Colts Safety Rodney McLeod Jr. Honors University Of Virginia Shooting Victims With Cleats, Prayers And Action To Combat Gun Violence

McLeod is a University of Virginia alum. 

Rodney McLeod UVA shirt

Colts safety Rodney McLeod Jr. took the field at Lucas Oil Stadium on Sunday with the names and numbers of Lavel Davis Jr., Devin Chandler and D'Sean Perry adorning his left cleat; on his right foot, there was a message:

"Those we love don't go away

They walk beside us every day

Unseen, unheard but always near

Still loved, still missed & very dear"

Rodney McLeod cleats1
McLeod cleats 2 use this

Eleven years ago, McLeod was in the same shoes as Davis, Chandler and Perry – a football player at the University of Virginia, building a life, career and legacy on and off the field.

But those three young men, tragically, were robbed by gun violence of the opportunities McLeod had while at Virginia. Davis, Chandler and Perry were shot and killed aboard a charter bus as they returned from a field trip to Washington D.C. last weekend.

They won't get to meet their wife at Virginia, as McLeod did. They won't get to build a football resume worthy of a shot in the NFL, which McLeod did and turned into a decade-long career still going strong. They won't get to build an unbreakable, lifelong bond with their teammates.

"My heart was heavy this week for those kids, their families, their friends who woke up and lost a loved one," McLeod said after Sunday's game. "You never want to see that happen, lives taken too soon. I just wanted to recognize them with my cleats and wore a shirt in warm-ups to honor them and their families, knowing it's a difficult time and just praying for them in the time where they really need strength and uplifting and encouragement.

"You see the football family really wrap their arms around them giving their support. My heart goes out to their teammates, they now have to live that and everybody who experienced that, it was a very traumatic experience. Praying they can all find peace and find a way to get through this difficult time."

McLeod and his wife, Erika's, foundation, Change Our Future, has already done work to combat gun violence in Philadelphia, where McLeod played for the Eagles from 2016-2021. But the shooting at his alma mater spurred McLeod and his wife to start thinking about other ways they could make an impact to lessen gun violence in the United States, and their intent is that McLeod's gestures and support on Sunday turns into action in the future.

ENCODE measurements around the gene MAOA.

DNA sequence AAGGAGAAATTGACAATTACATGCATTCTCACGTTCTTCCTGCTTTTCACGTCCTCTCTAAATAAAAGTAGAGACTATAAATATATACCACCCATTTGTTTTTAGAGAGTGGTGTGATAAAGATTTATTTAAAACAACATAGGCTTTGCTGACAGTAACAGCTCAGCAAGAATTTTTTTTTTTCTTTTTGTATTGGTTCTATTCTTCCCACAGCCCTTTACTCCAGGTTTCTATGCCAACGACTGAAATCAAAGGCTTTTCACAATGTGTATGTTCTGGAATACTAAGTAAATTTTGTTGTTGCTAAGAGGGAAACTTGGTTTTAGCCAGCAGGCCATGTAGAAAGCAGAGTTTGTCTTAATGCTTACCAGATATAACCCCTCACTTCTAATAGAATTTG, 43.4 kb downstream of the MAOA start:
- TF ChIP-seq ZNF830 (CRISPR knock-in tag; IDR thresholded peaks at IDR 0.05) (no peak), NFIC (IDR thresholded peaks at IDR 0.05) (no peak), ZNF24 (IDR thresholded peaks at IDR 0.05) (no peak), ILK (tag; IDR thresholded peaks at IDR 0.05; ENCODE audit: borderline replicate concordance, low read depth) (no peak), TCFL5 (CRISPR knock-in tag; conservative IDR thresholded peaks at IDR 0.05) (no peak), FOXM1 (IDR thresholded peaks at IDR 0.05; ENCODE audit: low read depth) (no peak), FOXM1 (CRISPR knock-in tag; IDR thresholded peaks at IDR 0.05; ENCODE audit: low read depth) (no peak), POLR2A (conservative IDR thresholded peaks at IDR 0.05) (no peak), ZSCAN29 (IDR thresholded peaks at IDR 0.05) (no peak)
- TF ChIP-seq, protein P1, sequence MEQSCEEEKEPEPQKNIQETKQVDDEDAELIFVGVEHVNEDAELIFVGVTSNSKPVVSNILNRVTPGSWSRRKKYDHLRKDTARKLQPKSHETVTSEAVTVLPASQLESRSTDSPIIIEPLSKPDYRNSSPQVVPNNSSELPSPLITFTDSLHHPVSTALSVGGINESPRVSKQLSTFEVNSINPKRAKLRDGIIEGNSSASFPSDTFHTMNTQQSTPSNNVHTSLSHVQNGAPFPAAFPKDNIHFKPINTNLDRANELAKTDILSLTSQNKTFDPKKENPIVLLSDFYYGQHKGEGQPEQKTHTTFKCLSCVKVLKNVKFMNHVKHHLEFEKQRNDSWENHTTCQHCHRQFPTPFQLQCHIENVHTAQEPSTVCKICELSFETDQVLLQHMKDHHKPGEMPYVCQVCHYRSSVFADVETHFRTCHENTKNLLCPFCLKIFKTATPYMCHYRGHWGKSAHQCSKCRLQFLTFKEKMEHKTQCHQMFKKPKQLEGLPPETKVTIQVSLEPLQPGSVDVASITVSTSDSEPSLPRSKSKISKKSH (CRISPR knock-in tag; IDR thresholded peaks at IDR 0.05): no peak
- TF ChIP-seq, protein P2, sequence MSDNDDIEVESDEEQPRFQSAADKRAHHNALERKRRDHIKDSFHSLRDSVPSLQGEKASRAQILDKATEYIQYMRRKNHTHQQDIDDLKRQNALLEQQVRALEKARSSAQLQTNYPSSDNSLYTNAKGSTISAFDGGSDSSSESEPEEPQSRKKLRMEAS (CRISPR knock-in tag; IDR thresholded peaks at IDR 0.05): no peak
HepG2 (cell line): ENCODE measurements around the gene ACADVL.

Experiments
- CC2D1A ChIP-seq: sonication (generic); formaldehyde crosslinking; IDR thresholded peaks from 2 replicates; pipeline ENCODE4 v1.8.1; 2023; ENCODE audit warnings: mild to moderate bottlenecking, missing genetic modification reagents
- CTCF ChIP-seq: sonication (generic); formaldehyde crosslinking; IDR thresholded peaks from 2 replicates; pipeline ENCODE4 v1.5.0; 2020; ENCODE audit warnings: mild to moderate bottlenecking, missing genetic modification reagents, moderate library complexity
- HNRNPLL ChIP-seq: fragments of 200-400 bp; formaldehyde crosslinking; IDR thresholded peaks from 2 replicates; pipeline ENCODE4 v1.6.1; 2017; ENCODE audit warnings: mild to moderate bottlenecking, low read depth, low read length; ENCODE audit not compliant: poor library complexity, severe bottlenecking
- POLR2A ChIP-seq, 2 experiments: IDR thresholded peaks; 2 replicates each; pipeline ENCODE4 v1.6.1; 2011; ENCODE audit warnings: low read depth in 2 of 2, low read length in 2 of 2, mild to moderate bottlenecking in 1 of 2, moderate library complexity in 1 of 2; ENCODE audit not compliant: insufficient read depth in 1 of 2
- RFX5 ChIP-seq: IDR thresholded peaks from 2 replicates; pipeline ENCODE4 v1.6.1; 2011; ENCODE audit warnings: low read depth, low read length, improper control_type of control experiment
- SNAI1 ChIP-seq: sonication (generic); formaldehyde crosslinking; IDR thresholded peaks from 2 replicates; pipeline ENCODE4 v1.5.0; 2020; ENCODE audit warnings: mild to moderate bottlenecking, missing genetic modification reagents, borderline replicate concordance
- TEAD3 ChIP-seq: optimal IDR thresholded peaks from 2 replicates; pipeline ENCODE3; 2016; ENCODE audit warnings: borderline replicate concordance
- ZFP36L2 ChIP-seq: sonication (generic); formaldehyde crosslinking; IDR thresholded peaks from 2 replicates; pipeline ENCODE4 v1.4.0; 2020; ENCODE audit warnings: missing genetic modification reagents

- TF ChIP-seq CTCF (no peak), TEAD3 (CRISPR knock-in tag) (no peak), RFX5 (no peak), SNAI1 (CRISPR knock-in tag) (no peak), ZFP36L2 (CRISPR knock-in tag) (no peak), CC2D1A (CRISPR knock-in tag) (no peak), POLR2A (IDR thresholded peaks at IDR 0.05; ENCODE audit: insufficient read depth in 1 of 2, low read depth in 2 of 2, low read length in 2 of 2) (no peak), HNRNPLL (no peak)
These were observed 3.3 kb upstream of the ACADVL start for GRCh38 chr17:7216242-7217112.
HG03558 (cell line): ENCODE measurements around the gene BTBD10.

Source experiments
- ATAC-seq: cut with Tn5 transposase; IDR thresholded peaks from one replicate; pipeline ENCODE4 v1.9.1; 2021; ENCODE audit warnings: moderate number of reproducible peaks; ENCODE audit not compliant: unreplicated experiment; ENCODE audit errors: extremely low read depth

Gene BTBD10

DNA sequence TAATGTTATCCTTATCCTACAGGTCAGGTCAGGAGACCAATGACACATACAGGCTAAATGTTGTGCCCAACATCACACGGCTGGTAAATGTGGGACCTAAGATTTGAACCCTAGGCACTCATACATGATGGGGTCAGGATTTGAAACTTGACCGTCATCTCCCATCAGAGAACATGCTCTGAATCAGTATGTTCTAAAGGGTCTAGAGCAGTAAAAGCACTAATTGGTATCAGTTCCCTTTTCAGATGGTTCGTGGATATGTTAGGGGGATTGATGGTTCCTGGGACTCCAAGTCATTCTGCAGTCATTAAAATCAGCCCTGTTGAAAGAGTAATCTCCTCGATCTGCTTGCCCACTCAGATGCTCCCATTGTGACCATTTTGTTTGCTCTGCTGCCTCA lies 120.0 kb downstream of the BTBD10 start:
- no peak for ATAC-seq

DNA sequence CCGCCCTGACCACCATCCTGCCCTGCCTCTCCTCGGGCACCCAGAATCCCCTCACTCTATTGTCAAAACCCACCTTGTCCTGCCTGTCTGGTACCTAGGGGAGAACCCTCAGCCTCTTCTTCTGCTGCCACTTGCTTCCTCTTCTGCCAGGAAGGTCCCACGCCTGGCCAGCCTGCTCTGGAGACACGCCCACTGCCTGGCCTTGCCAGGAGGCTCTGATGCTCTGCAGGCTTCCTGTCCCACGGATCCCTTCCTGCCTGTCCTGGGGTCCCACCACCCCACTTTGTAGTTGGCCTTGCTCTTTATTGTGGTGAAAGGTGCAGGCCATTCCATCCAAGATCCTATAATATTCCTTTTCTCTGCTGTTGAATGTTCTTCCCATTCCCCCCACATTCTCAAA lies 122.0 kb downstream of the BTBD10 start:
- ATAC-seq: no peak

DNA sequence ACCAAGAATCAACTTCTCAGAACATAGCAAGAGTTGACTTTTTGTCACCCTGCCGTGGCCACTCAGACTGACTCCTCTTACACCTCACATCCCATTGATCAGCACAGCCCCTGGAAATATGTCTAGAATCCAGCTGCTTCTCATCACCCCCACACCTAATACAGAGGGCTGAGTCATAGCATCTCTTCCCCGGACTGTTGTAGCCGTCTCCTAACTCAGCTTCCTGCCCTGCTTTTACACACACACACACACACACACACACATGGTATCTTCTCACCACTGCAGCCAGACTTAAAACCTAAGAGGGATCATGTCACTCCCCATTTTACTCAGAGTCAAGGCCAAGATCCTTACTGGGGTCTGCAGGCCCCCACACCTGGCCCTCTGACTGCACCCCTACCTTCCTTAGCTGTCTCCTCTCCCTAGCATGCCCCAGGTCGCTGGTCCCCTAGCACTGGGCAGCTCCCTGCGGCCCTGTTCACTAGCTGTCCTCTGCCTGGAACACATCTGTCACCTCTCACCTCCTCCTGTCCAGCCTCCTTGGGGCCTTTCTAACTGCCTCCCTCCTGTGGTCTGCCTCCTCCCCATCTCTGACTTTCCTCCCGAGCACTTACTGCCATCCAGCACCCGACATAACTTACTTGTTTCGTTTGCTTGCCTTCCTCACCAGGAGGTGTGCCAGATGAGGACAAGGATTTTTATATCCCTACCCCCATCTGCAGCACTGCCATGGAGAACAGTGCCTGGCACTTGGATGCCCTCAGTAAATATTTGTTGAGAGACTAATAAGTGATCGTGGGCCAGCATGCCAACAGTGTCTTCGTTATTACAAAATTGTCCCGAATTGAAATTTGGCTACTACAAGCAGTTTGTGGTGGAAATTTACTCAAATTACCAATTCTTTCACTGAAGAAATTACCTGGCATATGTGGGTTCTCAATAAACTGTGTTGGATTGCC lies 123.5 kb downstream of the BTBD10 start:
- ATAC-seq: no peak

"One thing that really stands out is gun violence, it's something that's plaguing a lot of communities, taking a lot of lives, especially younger generations," McLeod said. "It's something our foundation has recognized is a huge issue in Philadelphia, but now this problem is something that we're dealing with as a country. You see it on campus and what happened recently at UVA.

"It's something that we really have to pay attention to, bring awareness to and figure out how do we take action. Not only us, but within our policies, our laws to help eliminate these sorts of acts from happening."

McLeod also emphasized the need for others to recognize warning signs that may be precursors to gun violence, especially as those who knew Christopher Darnell Jones Jr., the suspected gunman in the University of Virginia attacks, try to figure out what they may have missed in his behavior.

"I think we have to focus on how do we end gun violence," McLeod said, "but also mental health for the gentleman who decided to act in violence, what happened? Were there signs leading up to that that could've prevented this from even happening? We have to make sure we check up on our people and don't turn our heads to the signs, don't ignore the signs."

McLeod had a fantastic game Sunday, notching six tackles with one tackle for a loss and one pass break-up in the Colts' 17-16 loss to the Eagles. His teammates could tell how much the game meant to him not just because it was against his former team, but because he wanted to honor Davis, Chandler and Perry through more than his cleats.

"You can tell it just meant more to him," safety Julian Blackmon said. "He wanted to do everything he could to support those guys in a way that could play well, and he did."

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